Yes. This bill would just turn Texas into a haven for diploma mills. Any lunatic fringe disciplines or cults could set up shop and grant masters degrees. Scientology, Flying Spaghetti Monsterism, UFO-ology, cryptozoology, and on and on.

Not seeing how it would actually help creos or anyone else. So what if you have a masters degree in prophecy or witch hunting from the Texas ICR? Who in their right mind is going to hire you?

Wayne F said: They could form a school and name it the University of South Central Texas…

Nah, they’ll go all Texas-patriotic and name it the Sam Houston Institute of Technology.

Paul Burnett said:

Wayne F said: They could form a school and name it the University of South Central Texas…

Nah, they’ll go all Texas-patriotic and name it the Sam Houston Institute of Technology.

How about the Texas Academy of Reality Denial?

Amadán said:

How about the Texas Academy of Reality Denial?

I think “University” might work better than “Academy”. But you might get in trouble wearing a school sweatshirt in public.

MrG http://www.vectorsite.net

“If you don’t take any federal funds, if you don’t take any state funds, you can do a lot more than some business that does take state funding or federal funding,” Berman says. “Why should you be regulated if you don’t take any state or federal funding?”

Excellent idea. So when they get a job in a public school they don’t get any state funding either. Zero pay for zero qualifications.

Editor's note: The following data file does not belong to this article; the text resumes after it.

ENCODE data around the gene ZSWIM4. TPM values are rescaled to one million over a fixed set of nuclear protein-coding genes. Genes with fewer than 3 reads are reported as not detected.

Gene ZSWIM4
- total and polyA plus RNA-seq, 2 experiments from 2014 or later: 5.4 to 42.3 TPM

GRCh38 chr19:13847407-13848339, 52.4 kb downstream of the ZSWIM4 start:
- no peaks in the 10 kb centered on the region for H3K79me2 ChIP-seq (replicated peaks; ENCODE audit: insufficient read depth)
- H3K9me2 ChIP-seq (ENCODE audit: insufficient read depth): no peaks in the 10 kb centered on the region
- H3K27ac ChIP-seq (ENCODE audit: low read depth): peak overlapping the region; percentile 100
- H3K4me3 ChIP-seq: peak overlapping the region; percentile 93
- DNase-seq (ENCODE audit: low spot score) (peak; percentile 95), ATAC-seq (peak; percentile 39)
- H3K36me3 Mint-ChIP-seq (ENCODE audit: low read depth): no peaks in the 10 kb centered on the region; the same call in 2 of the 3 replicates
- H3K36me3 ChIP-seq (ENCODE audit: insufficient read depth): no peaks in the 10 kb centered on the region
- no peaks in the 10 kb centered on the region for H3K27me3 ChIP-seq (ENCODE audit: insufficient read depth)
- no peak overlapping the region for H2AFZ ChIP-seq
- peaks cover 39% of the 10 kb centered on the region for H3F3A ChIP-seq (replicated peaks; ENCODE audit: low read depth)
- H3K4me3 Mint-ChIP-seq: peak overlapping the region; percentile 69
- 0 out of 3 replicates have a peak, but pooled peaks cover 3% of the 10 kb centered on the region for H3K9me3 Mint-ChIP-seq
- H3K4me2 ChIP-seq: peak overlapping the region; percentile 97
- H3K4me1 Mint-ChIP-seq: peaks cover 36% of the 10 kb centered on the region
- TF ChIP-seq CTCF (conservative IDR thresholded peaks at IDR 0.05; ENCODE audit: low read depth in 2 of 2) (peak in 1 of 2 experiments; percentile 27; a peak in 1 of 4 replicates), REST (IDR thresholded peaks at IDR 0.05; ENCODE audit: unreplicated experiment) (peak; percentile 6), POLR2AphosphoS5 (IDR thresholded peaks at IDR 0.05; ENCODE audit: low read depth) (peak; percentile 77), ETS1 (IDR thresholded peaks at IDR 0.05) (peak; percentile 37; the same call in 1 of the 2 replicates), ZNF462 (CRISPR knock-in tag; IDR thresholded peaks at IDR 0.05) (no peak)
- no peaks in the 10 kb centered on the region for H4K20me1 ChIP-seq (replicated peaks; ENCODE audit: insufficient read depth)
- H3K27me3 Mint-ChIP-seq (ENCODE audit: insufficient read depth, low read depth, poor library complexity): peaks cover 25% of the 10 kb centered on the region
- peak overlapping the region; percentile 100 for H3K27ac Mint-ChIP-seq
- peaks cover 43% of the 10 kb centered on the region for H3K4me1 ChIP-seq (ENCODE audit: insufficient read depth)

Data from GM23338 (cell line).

rossum

jasonmitchell said: “Not seeing how it would actually help creos or anyone else. So what if you have a masters degree in prophecy or witch hunting from the Texas ICR? Who in their right mind is going to hire you?”

the state of texas has a bachelor’s degree from an accredited university as a minimum requirement for teacher’s certification

I tend to agree with raven. Accreditation only means you meet the minimum legal qualifications for a job. But if your school has a poor reputation, as raven says, who in their right mind is going to hire you?

Think of it this way. The school existed as an accredited institution in California for years. No one was banging down their doors to hire their graduates then. Getting accreditation in Texas won’t change that. They should’ve learned from those years of experience that waving around an accreditation paper does not magically conjure up academic reputation.

my objection is that the proposed measure would allow scgoll districts with wrong minded administrators to hire crackpots w/ “bs in life sciences and education’ from the ICR - also would maybe open the door to texas $$ going to the ICR

thats “school” oops

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This page contains a single entry by Matt Young published on March 26, 2009 4:39 PM.